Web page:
New AAP Rules on Slides Parents Need to Know

New AAP Rules on Slides Parents Need to Know

June 17, 2019 | By Shawnna Stiver | Category: Health, Lifestyle, Living, Physical Health, Toddler, Wellness

It’s summer! And aside from summer vacation, the thing kids love to do most in the warmer weather is play outside. When you’re playing outside with your child, it’s important to keep your kid safe at all costs. Kids love playing at the playground, but there are often hidden dangers lurking amidst the seemingly safe equipment. The American Academy of Pediatrics recently came out with a new set of guidelines involving slides. If you think it sounds ridiculous, we assure you it’s not. Here are the new AAP rules on slides every parent needs to know.

Overview of the new guidelines

Before you get to the top of a slide and settle your toddler on your lap, hold on (no pun intended). The new guidelines the AAP came out with advises every parent against doing this. Why? You don’t know how easily an accident can happen. Between 2002 and 2015, a study showed that 352,698 children under age 6 were injured on slides. And toddlers 12 to 23 months have the highest percentage of injury—most commonly a lower leg fracture. What parents don’t realize is how quickly and easily this can happen: a child’s foot can catch on the way down. What normally is an incident that can be corrected on their own is magnified by the force of an adult’s weight. The result? A broken bone. Most parents say that if they would have known this could happen they would have never done it.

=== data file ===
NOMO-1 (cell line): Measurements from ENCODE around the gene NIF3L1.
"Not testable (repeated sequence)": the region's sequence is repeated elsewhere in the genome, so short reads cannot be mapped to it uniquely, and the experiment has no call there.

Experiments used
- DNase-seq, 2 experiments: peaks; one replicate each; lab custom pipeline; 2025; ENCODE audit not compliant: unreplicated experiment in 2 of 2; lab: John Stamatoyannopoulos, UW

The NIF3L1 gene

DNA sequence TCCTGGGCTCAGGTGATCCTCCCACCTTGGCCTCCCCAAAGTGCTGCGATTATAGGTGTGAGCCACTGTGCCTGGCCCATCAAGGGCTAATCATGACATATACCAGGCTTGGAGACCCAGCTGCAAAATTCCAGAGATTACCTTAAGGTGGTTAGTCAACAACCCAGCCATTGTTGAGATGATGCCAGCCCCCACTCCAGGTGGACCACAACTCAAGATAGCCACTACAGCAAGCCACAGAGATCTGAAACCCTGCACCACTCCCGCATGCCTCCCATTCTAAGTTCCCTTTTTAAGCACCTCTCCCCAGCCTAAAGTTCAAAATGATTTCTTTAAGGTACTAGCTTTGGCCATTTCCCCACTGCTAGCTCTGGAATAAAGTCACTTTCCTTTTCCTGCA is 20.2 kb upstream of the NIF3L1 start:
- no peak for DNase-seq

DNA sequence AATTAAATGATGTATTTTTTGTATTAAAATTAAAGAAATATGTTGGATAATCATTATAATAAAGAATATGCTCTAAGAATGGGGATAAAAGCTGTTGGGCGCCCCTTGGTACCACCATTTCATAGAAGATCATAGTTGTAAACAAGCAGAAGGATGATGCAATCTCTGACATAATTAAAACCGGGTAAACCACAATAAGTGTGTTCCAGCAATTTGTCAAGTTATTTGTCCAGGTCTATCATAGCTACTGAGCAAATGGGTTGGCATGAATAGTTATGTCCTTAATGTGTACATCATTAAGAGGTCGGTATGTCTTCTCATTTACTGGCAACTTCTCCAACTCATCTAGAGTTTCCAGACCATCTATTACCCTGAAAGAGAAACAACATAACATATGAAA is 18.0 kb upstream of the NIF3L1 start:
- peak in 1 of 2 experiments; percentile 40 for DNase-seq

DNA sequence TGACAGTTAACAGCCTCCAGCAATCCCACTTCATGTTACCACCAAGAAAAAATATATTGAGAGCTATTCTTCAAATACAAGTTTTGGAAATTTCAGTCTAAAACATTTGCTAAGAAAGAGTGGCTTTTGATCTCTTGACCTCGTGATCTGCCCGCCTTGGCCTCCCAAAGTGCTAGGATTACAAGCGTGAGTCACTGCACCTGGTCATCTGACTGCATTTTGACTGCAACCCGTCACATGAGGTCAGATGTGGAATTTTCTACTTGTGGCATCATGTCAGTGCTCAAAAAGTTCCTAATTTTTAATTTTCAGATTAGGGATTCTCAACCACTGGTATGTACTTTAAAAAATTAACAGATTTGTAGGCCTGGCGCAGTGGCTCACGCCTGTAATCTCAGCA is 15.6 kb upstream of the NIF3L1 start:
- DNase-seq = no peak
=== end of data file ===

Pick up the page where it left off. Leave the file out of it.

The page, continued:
Safety tips and what you should do instead

So what can they do instead? For starters, be extra careful. Kids should ride down slides by themselves without parents. Make sure the slide is in the best possible condition before your child goes down. If your child is younger than pre-school age, he should not go down a slide that is higher than five feet tall. And if he’s in school already, the maximum height of the slide should be no greater than six feet tall. Be wary of the day’s temperature, too: plastic and metal slides can burn kids’ delicate skin after scorching in the sun all day. Another thing to watch for is whether the slide is lying flat against the ground or if there’s a small drop-off. Avoid a slide with a slight drop-off as this could injure a child’s tailbone or hit their heads on the way down off the slide. A slide lying flat against the ground gives children the best possible chance at a smooth ride and no bouncing up. The last things to check around slides and playground equipment is the ground around them. Are there any broken pieces of glass or wood sticking up anywhere? Make sure these pieces are disposed of before your child plays. And the ground around the slide should be covered with wood chips, sand or a cushioned ground covering. It helps cushion a fall or for the adventurous kids who likes to jump off slides. Giving the playground a quick inspection before your children play is the best way to protect them and keep your mind at ease.

While your kids are playing, be sure to keep a lookout for any possible danger that could harm them or any other child, and let your local park know if you see items that need to be fixed or replaced. This is the best way to ensure your kids have the time of their lives at the park and also ensure that you can sit a bit calmer knowing your child is safe while playing.

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